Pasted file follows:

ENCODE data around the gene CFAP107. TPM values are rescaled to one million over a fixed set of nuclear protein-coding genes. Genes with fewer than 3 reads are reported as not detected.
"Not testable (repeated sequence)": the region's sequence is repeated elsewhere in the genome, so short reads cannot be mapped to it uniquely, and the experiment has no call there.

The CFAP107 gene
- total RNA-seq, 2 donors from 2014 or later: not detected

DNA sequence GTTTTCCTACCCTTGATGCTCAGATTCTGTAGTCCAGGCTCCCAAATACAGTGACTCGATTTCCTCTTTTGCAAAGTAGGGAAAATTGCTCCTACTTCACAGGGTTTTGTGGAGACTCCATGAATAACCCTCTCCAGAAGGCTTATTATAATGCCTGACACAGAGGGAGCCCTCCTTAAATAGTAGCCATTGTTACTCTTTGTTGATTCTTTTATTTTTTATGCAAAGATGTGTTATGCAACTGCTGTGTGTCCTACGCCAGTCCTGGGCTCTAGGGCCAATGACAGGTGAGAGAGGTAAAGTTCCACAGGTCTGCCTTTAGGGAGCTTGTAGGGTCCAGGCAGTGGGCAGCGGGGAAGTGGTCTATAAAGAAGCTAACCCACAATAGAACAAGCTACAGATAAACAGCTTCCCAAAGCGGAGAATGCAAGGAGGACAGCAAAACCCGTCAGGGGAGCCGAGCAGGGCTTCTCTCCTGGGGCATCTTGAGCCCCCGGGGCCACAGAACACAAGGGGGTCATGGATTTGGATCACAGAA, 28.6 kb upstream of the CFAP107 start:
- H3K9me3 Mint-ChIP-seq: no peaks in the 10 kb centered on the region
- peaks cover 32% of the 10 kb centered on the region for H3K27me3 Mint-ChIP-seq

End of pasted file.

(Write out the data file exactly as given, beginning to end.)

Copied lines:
ENCODE data around the gene CFAP107. TPM values are rescaled to one million over a fixed set of nuclear protein-coding genes. Genes with fewer than 3 reads are reported as not detected.
"Not testable (repeated sequence)": the region's sequence is repeated elsewhere in the genome, so short reads cannot be mapped to it uniquely, and the experiment has no call there.

The CFAP107 gene
- total RNA-seq, 2 donors from 2014 or later: not detected

DNA sequence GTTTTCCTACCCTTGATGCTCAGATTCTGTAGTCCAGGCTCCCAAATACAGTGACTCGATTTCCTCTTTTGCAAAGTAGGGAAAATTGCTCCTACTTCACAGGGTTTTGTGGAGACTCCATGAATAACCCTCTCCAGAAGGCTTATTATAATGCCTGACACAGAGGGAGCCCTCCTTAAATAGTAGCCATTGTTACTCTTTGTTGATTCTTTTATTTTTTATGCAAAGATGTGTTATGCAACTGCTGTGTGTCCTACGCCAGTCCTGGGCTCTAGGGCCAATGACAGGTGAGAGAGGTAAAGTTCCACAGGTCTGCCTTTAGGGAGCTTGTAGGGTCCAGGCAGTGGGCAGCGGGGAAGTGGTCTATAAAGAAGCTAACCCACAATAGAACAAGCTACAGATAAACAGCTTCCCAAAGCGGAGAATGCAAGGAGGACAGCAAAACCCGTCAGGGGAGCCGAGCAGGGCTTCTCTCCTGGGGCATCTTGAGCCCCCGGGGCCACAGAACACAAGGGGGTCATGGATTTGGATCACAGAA, 28.6 kb upstream of the CFAP107 start:
- H3K9me3 Mint-ChIP-seq: no peaks in the 10 kb centered on the region
- peaks cover 32% of the 10 kb centered on the region for H3K27me3 Mint-ChIP-seq